H-ha, that's easy one. He put unix timestamps (product of UnixDate) into an array of supposedly hash references of automotive data and later he tried to operate them as if they are hash references: push(@not_sorted_models, UnixDate($_->{'year'},"%o")); hence the error Can't use string ("1249998666") as a HASH ref –  zakovyrya Aug 12 '09 at 21:36
1  
@zakovyrya precisely why I have been asking the OP to show the actual data structures and code he is using and trying to discourage others from going on a wild goose chase with the fragments he has posted in three separate questions so far. –  Sinan Ünür Aug 12 '09 at 21:39
    
@Sinan Ünür: Sometimes it adds to fun :) Isn't that what this site is all about? –  zakovyrya Aug 12 '09 at 21:41
    
Thanks for everything. I feel like I just pissed off a few people. The string would be the UnixDate value of a year field in the automotive data. I was thinking UnixDate($_->{'year'},"%o") would return a straight-up integer and not a hash ref, so I thought I was operating with a number. –  Kys Aug 12 '09 at 21:44
    
Yes YYMMDD form of the date will allow you to sort correctly. I thought an integer comparison would be safest. –  Kys Aug 12 '09 at 21:46

Something is wrong with Date::Manip in the way it localizes special variables. Try to call Date_Init() before you do sorting. It seems to solve the problem:

use strict;
use warnings;

use Data::Dumper;
use Date::Manip qw(UnixDate Date_Init);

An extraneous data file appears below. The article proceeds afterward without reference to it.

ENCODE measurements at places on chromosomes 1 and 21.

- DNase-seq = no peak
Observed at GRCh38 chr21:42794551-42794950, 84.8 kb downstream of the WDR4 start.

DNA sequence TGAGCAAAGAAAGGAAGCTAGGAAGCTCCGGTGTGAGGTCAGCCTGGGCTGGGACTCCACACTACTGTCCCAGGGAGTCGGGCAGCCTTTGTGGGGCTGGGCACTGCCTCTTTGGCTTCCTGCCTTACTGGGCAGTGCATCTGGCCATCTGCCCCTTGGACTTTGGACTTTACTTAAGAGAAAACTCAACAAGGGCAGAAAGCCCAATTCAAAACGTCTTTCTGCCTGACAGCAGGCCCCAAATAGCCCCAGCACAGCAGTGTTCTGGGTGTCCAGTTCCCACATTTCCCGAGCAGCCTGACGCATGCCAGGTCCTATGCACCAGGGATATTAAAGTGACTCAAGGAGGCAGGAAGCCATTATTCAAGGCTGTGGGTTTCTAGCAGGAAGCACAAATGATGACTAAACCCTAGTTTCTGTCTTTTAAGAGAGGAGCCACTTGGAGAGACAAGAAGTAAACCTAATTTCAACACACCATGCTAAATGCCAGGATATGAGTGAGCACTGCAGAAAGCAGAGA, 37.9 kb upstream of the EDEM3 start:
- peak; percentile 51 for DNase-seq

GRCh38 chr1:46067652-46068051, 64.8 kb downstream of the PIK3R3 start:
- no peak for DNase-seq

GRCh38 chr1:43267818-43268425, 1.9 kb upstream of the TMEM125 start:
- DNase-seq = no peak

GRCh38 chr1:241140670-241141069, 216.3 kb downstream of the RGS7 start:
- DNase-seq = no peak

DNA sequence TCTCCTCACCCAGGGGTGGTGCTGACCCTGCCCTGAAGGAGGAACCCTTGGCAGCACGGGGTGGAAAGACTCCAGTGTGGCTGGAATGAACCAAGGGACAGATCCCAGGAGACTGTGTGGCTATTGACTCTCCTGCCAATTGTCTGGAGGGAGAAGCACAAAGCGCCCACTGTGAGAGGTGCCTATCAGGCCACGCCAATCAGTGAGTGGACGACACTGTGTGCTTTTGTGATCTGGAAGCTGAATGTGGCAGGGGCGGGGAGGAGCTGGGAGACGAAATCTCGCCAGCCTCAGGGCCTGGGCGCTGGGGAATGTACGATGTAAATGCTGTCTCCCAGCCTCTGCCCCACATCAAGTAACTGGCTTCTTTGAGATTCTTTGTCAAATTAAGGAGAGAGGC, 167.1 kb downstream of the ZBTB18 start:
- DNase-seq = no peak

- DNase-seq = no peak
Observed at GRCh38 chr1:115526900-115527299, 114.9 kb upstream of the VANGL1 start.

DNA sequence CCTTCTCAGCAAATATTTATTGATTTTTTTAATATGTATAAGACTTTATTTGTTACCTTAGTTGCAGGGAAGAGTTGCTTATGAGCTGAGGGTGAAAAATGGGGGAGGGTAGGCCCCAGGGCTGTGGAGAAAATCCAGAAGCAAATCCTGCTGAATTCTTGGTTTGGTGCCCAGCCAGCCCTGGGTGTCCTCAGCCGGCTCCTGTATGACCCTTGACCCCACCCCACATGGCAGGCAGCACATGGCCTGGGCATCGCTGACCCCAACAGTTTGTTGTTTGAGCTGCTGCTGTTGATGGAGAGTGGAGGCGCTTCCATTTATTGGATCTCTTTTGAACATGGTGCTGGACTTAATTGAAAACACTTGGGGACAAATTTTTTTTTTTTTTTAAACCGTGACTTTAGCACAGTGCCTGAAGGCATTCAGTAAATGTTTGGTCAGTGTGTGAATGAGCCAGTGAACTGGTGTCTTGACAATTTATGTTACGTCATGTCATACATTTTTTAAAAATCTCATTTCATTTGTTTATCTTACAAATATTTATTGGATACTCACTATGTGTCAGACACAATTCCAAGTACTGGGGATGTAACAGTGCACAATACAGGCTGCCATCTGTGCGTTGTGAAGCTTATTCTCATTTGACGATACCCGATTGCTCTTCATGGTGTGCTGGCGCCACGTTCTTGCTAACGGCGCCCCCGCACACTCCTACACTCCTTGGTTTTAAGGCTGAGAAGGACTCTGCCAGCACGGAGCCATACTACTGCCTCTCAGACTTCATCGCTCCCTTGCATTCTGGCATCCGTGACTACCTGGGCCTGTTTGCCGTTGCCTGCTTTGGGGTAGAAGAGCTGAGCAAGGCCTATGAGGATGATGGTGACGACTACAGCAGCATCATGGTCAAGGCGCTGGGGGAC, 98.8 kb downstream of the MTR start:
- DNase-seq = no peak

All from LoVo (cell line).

my $cars_ref = {
    mazda  => {model => 'mazda', year => '2008' },
    toyota => {model => 'toyota', year => '2001' },
    mitsu  => {model => 'mitsu', year => '2005' }
};

Date_Init(); # Initialize Date::Manip first!

my @models =
  sort {
    UnixDate( $a->{year}, '%o' ) <=> UnixDate( $b->{year}, '%o' );
  } values %$cars_ref;
print Dumper \@models;

Output:

$VAR1 = [
          {
            'model' => 'toyota',
            'year' => '2001'
          },
          {
            'model' => 'mitsu',
            'year' => '2005'
          },
          {
            'model' => 'mazda',
            'year' => '2008'
          }
        ];
share|improve this answer
3  
A real question is why anyone would want to map the years above through UnixDate to sort. –  Sinan Ünür Aug 12 '09 at 19:31
1  
Besides, omitting the Date_Init() call above does not give rise to uninitialized value warnings. On Windows, it pukes because it can't figure out the timezone. Setting TZ in the shell fixes that. On Linux, the code above runs fine without the Date_Init(). So, your answer does not seem to be related to the OP's problem. –  Sinan Ünür Aug 12 '09 at 19:36
    
Why wouldn't anyone want to map the years above through UnixDate to sort? –  Kys Aug 12 '09 at 20:00
    
Actuall zakovyra's solution took away my warnings. –  Kys Aug 12 '09 at 20:00
    
@Kys There is no need to map years such as '2001', '2005' and '2008' through UnixDate because they will sort just fine using regular <=> (or even cmp). No one can know what is going on with your code and data because you have not posted a short self contained script that works on a small section of your data. All we have are bits and pieces here and there and this is a consistent theme across your three posts on seemingly the same issue. –  Sinan Ünür Aug 12 '09 at 20:15

So I added that line of code to dump my data:

 my @sorted_models =    sort { $g_logger->info(Dumper{a=>$a,b=>$b});
                        UnixDate($a->{'year'}, "%o") <=>
                        UnixDate($b->{'year'}, "%o"); }
                        values %{$args{car_models}};

I was able to dump $a and $b ONCE, then I got the error like >50 times, followed by a dump of $a and $b for 20 or so times (I have 10 elements in my array)

share|improve this answer
    
Wait this isn't an answer. I meant to write it as a comment. –  Kys Aug 12 '09 at 18:49